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Technical Paper

Simulation of Radiated Noise from a Transmission Side Cover

Powertrain noise is often dominated by the radiation from individual panels or covers. A structural side cover for a front wheel drive transmission represents a complex noise and vibration design problem. Amongst the NVH concerns are the radiation of structural borne sound and the sound transmission loss characteristics. This paper addresses the use of acoustic boundary elements and structural finite elements to predict the radiation of noise from a structural side cover. A comparison is made to experimental measurements, and discussion provided for practical application of these modeling methods to total side cover design.
Technical Paper

The Use of Pre-Test Analysis Procedures for FE Model/Test Correlation of a Transmission Side Cover

The widespread use of finite element models in assessing system dynamics for NVH evaluation has led to a recognition of the need for improved procedures for correlating models to experimental results. With the greater occurrence of finite element models preceding the first prototype hardware, it is now practical to employ pre-test analysis procedures to guide the execution of the tests in the correlation process. This aids in the efficiency of the test process, ensuring that the test article is neither under nor over instrumented. The test-analysis model (TAM) that results from the pre-test simulation provides a means to compare the test and model both during the test and during the model updating process. This paper discusses procedures for pre-test analyses and demonstrates their application to the correlation of a transmission side cover.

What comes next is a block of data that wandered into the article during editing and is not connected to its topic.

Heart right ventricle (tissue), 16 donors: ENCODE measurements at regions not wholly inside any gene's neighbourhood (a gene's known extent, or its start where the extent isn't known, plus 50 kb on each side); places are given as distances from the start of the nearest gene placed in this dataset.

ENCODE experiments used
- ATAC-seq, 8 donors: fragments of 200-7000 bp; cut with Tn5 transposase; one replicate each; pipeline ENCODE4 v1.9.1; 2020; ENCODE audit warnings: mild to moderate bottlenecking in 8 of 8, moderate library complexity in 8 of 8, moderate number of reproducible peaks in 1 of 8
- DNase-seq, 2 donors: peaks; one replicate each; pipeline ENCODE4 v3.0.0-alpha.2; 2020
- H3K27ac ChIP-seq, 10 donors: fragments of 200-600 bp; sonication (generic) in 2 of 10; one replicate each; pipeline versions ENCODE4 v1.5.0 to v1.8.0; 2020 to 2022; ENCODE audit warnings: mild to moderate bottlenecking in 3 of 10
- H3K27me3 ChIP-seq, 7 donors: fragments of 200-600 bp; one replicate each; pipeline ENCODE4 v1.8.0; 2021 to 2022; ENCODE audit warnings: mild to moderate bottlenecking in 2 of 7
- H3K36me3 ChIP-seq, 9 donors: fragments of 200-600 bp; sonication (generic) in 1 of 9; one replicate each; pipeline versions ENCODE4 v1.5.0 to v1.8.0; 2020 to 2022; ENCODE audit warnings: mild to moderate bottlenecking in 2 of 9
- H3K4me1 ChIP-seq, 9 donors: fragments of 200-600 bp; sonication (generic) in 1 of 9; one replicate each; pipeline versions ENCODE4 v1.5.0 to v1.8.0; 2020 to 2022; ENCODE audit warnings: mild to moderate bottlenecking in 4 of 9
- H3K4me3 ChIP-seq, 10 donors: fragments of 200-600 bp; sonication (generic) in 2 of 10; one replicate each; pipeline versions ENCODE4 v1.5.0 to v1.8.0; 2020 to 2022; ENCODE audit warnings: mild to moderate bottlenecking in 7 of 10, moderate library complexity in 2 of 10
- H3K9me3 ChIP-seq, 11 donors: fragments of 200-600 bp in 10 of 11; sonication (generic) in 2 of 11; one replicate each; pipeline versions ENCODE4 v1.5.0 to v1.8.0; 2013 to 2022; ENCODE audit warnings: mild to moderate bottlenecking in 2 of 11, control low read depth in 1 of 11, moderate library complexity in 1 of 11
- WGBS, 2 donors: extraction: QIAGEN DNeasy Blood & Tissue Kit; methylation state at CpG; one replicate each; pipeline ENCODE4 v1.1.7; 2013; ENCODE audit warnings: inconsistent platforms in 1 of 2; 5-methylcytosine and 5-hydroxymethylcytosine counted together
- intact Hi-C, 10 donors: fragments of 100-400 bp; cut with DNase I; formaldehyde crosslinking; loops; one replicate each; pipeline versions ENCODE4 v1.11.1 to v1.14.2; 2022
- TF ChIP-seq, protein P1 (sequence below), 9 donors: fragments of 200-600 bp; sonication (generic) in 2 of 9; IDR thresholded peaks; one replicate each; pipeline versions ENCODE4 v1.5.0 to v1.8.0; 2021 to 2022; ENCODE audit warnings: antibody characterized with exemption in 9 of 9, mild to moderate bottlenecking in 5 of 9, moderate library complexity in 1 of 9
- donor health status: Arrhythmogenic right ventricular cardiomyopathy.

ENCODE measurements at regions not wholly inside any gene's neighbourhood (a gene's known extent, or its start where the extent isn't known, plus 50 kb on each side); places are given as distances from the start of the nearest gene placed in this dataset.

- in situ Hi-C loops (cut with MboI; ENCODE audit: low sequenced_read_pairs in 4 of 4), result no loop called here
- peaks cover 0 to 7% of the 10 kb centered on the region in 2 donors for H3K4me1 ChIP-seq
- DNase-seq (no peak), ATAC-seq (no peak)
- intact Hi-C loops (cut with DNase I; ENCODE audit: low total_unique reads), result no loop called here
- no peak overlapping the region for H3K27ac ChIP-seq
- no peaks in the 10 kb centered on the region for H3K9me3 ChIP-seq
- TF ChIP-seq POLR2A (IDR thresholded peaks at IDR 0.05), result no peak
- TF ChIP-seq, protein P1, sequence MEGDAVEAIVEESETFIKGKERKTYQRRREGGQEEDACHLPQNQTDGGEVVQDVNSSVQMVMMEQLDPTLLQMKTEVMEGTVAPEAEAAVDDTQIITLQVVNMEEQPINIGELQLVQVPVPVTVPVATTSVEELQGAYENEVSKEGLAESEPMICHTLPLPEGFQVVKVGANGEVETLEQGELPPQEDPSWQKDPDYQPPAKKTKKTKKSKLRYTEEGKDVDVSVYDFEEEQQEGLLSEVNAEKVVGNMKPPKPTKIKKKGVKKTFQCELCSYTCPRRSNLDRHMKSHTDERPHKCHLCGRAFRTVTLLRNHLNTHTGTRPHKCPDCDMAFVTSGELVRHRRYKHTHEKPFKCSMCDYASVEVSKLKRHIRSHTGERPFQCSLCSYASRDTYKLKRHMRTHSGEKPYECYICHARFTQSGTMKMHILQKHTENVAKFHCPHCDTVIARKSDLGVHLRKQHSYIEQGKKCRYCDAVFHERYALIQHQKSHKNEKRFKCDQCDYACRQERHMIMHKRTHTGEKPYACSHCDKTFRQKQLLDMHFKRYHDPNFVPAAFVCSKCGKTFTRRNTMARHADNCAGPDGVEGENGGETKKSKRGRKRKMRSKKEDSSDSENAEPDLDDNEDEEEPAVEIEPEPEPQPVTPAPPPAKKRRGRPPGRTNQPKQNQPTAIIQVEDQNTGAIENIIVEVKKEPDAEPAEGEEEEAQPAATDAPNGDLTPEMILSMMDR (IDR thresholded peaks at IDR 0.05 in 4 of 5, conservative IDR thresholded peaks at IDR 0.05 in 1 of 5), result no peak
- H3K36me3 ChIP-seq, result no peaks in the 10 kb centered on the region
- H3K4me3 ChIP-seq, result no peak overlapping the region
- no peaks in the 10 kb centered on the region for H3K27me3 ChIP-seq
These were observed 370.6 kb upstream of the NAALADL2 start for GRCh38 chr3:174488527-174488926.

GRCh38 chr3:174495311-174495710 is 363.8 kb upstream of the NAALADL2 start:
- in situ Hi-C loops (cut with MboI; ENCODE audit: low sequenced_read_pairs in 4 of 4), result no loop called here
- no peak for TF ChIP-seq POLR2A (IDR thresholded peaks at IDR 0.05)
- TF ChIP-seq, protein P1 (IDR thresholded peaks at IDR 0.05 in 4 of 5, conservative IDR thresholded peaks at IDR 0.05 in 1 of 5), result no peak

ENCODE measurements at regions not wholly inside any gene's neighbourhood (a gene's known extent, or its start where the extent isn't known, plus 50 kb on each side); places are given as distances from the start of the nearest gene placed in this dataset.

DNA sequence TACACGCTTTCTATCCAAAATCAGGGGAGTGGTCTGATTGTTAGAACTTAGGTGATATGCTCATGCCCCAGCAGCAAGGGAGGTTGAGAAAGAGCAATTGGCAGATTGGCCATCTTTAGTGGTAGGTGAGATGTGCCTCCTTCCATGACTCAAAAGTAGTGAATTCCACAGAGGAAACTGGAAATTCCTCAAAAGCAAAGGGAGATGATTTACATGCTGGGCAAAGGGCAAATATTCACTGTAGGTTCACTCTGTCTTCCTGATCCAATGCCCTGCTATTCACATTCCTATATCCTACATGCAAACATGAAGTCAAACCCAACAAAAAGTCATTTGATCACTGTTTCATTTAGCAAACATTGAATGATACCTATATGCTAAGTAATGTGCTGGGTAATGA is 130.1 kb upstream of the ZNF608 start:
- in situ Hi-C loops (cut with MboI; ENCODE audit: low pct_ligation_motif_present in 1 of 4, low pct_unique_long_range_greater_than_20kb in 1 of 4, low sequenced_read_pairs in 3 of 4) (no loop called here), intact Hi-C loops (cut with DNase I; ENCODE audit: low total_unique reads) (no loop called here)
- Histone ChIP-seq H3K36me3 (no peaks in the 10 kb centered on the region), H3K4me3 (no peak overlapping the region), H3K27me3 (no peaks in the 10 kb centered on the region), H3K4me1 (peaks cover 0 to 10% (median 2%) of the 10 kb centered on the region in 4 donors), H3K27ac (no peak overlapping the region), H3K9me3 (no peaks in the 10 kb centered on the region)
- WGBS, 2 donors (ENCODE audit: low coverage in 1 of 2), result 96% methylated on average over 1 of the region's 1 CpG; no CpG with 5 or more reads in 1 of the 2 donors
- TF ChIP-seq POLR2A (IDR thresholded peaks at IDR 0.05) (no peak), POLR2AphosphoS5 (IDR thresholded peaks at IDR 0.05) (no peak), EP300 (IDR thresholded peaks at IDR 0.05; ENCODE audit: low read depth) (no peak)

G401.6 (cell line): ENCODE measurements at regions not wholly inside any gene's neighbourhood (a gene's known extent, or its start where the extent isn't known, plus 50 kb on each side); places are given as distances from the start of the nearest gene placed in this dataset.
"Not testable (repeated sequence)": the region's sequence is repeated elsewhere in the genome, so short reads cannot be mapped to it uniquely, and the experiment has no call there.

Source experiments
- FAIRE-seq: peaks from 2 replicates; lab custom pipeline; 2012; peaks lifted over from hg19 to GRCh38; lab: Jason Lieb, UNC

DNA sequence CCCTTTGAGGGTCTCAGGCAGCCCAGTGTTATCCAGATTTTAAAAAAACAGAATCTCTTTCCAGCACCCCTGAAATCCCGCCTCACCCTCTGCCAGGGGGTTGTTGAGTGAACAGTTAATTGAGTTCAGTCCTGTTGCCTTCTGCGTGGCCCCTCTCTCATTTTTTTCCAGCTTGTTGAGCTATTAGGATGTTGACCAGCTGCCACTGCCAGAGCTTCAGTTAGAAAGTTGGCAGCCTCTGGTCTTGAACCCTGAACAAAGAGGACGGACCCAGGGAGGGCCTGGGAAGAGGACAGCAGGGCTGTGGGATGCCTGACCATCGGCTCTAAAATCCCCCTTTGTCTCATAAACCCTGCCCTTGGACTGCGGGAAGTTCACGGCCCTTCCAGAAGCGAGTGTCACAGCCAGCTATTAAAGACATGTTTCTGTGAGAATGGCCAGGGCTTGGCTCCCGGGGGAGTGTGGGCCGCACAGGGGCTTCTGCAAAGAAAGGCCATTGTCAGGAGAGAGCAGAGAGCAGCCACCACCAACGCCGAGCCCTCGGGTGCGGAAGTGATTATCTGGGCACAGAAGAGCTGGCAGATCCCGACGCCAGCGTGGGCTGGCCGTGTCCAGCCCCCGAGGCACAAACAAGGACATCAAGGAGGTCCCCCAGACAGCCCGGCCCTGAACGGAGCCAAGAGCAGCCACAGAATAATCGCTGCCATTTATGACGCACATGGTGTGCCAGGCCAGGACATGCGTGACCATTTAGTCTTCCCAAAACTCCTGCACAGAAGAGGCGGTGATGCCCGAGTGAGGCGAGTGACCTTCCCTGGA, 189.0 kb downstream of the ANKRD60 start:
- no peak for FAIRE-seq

Technical Paper

Measurement of the Rotational Vibrations of RWD Output Shafts and Characterization of the Resulting Effect on Passenger Perceived Noise

In rear wheel drive vehicles, passenger perceived tonal noise is often generated by high frequency rotational vibrations of the transmission output shaft. This rotational vibration is excited by the transmission and couples with the dynamic and inertial properties of the driveline and suspension to generate forces through the suspension attachment locations. This paper demonstrates an approach which uses experimental techniques to measure the rotational dynamics of the output shaft and noise path analysis procedures to predict the vehicle system interaction and resulting vehicle noise contribution from this path. An evaluation of three rotational data acquisition techniques, a measurement technique used to characterize a vehicle's torsional acoustic sensitivity, and an application of mobility coupling to the torsional noise path is presented.